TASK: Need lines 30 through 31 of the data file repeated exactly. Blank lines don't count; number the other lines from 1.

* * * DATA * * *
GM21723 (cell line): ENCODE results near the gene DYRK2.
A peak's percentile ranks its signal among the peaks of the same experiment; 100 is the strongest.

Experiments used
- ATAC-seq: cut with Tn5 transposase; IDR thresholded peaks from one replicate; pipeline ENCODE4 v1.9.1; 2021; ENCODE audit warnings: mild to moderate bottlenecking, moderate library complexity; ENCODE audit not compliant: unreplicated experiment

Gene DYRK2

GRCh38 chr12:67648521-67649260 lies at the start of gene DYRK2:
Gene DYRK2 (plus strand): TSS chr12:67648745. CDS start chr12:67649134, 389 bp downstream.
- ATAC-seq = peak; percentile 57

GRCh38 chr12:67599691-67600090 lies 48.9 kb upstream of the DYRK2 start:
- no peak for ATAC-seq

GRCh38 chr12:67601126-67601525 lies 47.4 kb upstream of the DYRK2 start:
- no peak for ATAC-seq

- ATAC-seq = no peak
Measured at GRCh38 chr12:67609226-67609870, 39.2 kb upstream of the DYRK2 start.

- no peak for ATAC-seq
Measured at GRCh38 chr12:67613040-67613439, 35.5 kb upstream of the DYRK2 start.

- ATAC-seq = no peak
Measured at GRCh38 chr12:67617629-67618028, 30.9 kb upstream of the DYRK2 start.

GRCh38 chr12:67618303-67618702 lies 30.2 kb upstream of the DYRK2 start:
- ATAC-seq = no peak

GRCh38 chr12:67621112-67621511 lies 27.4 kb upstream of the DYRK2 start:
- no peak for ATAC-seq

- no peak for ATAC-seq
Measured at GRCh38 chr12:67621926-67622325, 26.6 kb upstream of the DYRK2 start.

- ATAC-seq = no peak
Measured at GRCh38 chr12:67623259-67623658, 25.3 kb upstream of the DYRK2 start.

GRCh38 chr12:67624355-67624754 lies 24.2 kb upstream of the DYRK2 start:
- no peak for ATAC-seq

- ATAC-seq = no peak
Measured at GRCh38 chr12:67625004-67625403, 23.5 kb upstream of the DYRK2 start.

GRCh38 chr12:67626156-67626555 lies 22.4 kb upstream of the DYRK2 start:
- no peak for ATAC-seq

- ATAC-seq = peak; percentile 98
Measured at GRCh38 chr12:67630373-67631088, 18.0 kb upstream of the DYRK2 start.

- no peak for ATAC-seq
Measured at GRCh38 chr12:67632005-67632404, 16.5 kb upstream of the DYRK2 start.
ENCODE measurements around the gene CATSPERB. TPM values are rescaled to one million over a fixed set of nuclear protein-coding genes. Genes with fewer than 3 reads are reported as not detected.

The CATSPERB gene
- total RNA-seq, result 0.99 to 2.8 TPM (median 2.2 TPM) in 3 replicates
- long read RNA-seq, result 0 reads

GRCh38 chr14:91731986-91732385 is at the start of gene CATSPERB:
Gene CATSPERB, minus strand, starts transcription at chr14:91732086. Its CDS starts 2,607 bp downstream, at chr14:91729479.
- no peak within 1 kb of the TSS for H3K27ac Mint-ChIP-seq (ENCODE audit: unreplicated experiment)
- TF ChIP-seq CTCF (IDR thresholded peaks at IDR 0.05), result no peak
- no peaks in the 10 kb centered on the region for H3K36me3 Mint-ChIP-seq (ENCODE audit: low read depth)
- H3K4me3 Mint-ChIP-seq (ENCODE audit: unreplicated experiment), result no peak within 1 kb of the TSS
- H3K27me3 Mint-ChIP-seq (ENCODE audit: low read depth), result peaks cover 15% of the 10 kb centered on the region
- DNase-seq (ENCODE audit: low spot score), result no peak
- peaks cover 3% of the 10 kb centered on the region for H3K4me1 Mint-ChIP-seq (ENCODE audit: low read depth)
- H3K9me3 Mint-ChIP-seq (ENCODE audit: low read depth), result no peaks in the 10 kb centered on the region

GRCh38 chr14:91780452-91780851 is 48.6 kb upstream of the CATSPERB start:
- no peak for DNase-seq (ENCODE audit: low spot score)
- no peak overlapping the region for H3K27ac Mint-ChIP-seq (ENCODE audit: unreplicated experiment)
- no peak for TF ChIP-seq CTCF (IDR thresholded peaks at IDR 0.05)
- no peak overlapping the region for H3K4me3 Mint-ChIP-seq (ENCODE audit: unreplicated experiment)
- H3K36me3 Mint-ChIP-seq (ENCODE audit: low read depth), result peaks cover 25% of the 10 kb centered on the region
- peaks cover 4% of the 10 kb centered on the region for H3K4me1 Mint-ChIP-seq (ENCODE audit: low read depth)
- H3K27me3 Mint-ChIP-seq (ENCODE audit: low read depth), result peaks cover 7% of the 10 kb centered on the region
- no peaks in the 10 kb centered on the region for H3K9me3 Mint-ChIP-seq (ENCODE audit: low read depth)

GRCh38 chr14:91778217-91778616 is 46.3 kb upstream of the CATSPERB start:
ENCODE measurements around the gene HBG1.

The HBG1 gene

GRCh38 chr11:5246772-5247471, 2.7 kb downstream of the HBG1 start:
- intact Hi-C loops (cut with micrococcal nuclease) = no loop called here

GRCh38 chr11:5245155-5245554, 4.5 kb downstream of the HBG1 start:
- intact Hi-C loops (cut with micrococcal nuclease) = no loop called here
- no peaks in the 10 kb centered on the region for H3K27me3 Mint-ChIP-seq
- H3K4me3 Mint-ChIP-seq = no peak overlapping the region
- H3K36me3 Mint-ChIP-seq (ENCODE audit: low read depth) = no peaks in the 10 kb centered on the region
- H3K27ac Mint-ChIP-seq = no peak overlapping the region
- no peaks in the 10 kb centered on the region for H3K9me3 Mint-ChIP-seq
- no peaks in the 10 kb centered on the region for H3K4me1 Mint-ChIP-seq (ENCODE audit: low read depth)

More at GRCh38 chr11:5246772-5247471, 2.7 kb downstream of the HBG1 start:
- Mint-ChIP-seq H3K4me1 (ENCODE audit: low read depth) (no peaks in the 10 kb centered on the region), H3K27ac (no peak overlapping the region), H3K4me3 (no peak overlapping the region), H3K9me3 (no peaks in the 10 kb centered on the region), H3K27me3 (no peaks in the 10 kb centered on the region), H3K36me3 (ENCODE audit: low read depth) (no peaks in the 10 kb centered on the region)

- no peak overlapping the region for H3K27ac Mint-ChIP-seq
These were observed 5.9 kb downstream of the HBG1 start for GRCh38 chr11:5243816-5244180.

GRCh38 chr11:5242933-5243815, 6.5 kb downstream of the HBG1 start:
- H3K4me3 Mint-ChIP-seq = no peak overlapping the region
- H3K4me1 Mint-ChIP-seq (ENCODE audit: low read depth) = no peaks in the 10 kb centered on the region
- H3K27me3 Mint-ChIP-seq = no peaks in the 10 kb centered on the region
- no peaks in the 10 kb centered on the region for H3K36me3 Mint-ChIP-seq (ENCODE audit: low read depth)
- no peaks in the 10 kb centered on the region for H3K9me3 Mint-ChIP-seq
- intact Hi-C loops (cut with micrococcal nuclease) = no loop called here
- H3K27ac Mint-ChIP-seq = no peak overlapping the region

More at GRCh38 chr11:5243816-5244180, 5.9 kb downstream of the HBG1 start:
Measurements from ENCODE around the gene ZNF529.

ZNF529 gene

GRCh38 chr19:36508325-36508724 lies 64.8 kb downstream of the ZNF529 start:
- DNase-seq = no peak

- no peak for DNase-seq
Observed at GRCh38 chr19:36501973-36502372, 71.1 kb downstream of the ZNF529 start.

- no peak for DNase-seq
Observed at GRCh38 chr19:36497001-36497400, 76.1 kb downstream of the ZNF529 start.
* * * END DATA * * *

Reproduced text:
Measured at GRCh38 chr12:67625004-67625403, 23.5 kb upstream of the DYRK2 start.

GRCh38 chr12:67626156-67626555 lies 22.4 kb upstream of the DYRK2 start: